Environment and Climate Change News

Turning Landfills Into Places Where Solar Power Is Developed

(3BL/JustMeans) The number of active landfills that receive municipal solid waste across the country have been decreasing. There were almost 8,000 of them in 1988, but less than 2,000 by the mid 2000s. What happens to landfills that are no longer active anymore?

How TD Bank Supports Flood Protection In Florida

(3BL/JustMeans) Sea level rise is affecting Florida. Most of Florida’s infrastructure was not built to accommodate major sea level rise, and much of the state’s current coastal infrastructure will need to be either improved or replaced as the sea level rises.

Hurricane Harvey Puts The Texas Trees Foundation’s Work Into Context

(3BL Media/Justmeans) – At the time of writing this story, Hurricane Harvey is hitting Texas with severe weather; it’s the first major hurricane to hit Texas in nine years and has been devastating—"an unprecedented" weather event. The storm puts the work of the Texas Trees Foundation into context, which has released findings from the 2017 Dallas Urban Heat Island

Vail Resorts Pursues Zero Environmental Footprint by 2030

(3BL Media/Justmeans) – Environmentally sustainable resorts can transform the way people vacation and experience nature. If the resort developers focus on fostering healthy environments and supporting local communities, they can become a benchmark for sustainable business practices.  

Europe Shows a "Staggering Increase" in Demand for Renewables

(3BL Media/Justmeans) — Last week, ECOHZ, the Oslo-based renewable energy advocacy and certification organization, committed to changing energy behavior, reported a “staggering increase” in the growth of European renewable power generation.

Based on data from the Association of Issuing Bodies (AIB), an organization that guarantees the origin of European power, the group reported a second quarter surge of 39% in demand for renewable power. “The YTD figure of 377 TWh is already exceeding the total volume for all of last year.”

Both businesses and residential users are specifying renewable power, an option provided by every supplier, though not the default. While many have installed rooftop panels, the majority remain connected to the grid.

Ten countries were largely responsible for the recent surge. The are shown below with the percentage renewable contribution (in parentheses). Note that these rankings may not include guaranteed renewables. (Based on 2015 data)

  • Romania (24.8)
  • Lithuania (25.8)
  • Portugal (28.0)
  • Estonia (28.6)
  • Croatia (29.0)
  • Denmark (30.8)
  • Austria (33)
  • Latvia (37.6)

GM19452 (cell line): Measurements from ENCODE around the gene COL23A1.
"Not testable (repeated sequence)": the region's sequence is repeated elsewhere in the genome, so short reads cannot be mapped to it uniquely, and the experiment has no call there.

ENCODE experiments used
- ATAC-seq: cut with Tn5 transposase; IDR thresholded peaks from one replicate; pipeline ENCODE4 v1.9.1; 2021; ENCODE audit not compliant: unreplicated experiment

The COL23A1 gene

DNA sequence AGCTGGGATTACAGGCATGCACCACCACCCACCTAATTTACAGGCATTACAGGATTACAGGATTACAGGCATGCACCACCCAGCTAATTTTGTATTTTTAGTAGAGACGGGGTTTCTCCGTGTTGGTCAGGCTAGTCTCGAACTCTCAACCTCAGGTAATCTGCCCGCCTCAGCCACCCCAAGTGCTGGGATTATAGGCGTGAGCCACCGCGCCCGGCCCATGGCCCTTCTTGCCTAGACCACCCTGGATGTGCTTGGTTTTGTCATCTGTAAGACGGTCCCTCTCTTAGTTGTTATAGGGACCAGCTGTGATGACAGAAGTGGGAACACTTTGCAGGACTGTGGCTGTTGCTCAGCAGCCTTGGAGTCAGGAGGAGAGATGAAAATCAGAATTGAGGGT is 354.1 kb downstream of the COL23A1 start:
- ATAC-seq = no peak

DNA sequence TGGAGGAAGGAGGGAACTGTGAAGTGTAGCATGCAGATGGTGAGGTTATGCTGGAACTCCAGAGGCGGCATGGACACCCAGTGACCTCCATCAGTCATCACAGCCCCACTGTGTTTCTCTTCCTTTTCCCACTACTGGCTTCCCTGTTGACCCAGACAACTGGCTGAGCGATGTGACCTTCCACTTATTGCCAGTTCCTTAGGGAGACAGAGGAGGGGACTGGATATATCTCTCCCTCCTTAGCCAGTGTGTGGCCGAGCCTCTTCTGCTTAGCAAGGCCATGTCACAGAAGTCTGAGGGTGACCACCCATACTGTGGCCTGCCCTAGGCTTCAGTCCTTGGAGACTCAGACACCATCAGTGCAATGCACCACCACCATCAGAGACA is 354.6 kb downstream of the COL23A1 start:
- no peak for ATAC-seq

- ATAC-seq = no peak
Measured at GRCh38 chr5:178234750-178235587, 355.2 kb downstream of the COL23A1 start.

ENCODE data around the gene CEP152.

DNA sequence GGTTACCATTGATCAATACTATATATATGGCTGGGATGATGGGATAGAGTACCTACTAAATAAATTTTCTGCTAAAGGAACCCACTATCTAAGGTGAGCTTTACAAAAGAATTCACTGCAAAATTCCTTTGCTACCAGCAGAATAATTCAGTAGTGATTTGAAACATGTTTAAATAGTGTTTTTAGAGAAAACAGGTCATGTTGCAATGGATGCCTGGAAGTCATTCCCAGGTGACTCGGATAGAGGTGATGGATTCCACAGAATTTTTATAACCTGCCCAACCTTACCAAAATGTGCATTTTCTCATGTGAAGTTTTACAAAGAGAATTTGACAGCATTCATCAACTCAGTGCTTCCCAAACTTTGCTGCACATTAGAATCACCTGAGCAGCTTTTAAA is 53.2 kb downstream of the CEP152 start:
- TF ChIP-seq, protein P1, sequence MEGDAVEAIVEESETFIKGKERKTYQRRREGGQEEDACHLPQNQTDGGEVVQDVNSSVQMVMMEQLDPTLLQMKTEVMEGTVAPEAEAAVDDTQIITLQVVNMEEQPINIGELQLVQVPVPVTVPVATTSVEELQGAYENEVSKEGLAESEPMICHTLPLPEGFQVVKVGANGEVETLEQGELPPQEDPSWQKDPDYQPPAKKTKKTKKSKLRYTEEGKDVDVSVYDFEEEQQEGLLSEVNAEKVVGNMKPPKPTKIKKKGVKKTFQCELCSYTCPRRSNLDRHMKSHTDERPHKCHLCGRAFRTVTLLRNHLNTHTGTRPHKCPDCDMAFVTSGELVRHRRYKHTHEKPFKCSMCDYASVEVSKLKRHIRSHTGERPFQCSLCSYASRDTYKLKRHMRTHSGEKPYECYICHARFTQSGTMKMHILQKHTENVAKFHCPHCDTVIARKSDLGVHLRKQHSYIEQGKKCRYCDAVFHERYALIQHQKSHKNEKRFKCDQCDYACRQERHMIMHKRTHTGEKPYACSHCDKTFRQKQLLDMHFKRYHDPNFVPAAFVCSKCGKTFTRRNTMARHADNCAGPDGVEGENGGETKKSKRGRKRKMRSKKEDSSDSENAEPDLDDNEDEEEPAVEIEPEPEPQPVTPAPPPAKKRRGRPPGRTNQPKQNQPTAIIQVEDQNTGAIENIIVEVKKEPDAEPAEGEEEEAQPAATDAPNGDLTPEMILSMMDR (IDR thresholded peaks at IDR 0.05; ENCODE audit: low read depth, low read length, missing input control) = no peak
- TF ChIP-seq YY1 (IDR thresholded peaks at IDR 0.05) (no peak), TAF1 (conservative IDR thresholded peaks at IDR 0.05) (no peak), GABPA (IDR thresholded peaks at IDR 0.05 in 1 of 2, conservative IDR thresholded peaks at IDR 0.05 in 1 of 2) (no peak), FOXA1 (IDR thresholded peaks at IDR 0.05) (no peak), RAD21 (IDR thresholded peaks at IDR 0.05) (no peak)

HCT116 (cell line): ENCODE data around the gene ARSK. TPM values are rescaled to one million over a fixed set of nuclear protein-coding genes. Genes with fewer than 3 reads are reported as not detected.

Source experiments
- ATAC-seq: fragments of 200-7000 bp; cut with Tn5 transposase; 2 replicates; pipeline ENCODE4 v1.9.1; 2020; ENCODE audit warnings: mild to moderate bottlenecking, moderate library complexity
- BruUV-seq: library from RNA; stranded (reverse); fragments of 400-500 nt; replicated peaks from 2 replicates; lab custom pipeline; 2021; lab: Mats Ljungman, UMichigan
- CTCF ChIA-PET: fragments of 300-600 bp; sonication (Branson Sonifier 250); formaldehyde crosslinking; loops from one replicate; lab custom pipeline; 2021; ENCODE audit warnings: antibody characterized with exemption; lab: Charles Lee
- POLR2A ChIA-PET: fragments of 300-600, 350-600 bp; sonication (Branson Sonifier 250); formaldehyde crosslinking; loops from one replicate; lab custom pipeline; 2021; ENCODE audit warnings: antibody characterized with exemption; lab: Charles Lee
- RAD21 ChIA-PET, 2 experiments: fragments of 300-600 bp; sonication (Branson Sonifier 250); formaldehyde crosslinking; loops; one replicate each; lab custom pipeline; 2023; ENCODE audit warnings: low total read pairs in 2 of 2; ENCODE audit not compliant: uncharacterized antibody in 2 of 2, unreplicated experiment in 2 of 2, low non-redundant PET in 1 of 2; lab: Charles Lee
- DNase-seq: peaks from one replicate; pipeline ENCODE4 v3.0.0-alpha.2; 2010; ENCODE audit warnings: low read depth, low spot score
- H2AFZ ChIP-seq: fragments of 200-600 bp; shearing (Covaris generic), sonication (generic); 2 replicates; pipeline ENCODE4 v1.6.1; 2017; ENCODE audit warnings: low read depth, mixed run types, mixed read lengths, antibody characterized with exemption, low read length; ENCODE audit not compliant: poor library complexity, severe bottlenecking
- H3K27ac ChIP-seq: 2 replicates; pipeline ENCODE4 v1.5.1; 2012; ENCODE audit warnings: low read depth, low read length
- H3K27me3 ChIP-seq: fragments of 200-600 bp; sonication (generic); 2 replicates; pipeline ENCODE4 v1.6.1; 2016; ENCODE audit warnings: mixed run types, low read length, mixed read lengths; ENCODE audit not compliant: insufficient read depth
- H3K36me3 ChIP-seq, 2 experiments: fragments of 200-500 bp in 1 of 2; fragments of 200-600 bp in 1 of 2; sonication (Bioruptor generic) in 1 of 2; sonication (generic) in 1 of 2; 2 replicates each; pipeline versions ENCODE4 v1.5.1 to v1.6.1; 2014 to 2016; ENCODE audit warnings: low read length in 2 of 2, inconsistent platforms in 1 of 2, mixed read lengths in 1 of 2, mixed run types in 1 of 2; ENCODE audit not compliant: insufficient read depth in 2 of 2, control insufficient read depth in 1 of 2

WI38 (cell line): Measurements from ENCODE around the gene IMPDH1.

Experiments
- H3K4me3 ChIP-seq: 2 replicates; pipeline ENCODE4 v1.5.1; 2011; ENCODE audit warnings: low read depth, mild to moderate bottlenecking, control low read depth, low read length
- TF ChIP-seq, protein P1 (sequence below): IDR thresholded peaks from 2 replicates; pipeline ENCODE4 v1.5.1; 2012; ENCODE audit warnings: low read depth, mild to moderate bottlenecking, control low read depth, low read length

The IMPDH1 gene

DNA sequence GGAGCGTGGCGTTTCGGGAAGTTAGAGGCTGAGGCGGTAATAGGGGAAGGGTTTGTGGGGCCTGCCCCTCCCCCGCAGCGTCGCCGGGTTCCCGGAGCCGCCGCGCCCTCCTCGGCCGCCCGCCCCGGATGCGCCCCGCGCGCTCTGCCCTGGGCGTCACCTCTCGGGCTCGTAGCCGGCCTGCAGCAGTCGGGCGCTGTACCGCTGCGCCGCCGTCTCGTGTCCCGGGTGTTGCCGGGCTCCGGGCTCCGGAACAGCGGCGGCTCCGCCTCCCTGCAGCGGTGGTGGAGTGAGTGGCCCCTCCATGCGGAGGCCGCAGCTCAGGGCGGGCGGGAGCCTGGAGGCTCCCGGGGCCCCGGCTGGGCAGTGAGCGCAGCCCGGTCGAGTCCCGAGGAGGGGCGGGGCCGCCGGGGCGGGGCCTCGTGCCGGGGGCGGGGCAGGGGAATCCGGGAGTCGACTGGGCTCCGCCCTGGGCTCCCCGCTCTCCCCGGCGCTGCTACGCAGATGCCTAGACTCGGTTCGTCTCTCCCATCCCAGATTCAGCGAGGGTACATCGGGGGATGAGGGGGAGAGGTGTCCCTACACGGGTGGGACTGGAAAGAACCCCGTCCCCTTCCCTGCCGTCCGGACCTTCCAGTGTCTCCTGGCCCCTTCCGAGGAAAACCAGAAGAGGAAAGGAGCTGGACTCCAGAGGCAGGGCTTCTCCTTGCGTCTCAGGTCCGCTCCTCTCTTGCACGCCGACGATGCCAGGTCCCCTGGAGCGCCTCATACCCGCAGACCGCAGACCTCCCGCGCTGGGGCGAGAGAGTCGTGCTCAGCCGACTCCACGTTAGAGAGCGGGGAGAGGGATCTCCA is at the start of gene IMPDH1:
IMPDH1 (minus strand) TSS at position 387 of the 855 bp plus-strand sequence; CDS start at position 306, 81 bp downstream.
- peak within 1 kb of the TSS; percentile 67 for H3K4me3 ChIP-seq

• Finland (39.3)
  • Sweden (53.9)

Saudi Arabia Looks Beyond Oil Towards Sustainability

(3BL Media/Justmeans) – Saudi Arabia is a fairly new country, so it would be obvious that its environmental standards lag behind those the Western world. However, the Kingdom is working hard to catch up. It recognises that it needs to train and engage its small and medium sized businesses (SMEs) to have a better understanding about sustainability and its practices.

Cities Pushing Beyond Climate Change

Guest blog by David Connor, UK Regional Voice Lead

As the world conversely becomes better connected in an increasingly uncertain future, we are seeing the roles of cities and governments fluctuate to meet the needs of their people and our environment.

JPMorgan Chase Proves Business Can Lead On Climate Change

(3BL/JustMeans) JPMorgan Chase has a big global reach. It has offices and operations in over 60 countries in more than 5,500 properties that cover about 75 million square feet—about 27 times the square footage of the office space in the Empire State Building. When a company that big announces new environmental sustainability goals, it has an impact.

Tinder Urges Users To Swipe Away Selfies With Tigers

(3BL Media/Justmeans) – Dating app Tinder has asked its users last month to stop using selfies with tigers on their profiles. “It’s time for the tiger selfies to go,” the company wrote in a blogpost. More often than not, these photos take advantage of beautiful creatures that have been torn from their natural environment. Wild animals deserve to live in the wild.” 

How the Dutch Are Moved By Wind

(3BL Media/Justmeans) — Man’s first use of wind technology goes back some 5,000 years when wind-powered boats were first seen on the Nile. For centuries wind-driven ships plowed the waves, as some still do. In time, wind was put to work pumping water and grinding grain. The Dutch refined this technology in the 15th Century, using it to drain lakes and reclaim land that had eroded into the ocean, creating polders, where millions now live. The first wind turbine for electric generation was invented by Charles Brush, in Cleveland, Ohio in 1888.

Wind power. Transportation. Holland. In a nutshell, that’s our story for today.

The Royal Schiphol Group, the aviation company that owns and operates several major airports in the Netherlands, including the Amsterdam airport bearing its name, the 14th busiest in the world, has just made an announcement. As of January 1, 2018, all their business units will run on sustainable power.

The announcement states that the group will purchase 200GWh of electricity from Eneco Group of Rotterdam for the next 15 years. The intent is that, in time, all of the wind power will be produced in the Netherlands. Eneco, while not well known in the US, has interests in Germany as well. The company was ranked #8 in the 2017 Sustainable Brands Top 100.

Included in this agreement are Schiphol (Amsterdam), Rotterdam The Hague Airport, Eindhoven Airport and Lelystad Airport. All will receive sustainable power. Together, the airports consume around 200 GWh, which is roughly equivalent to the consumption of 60,000 households.

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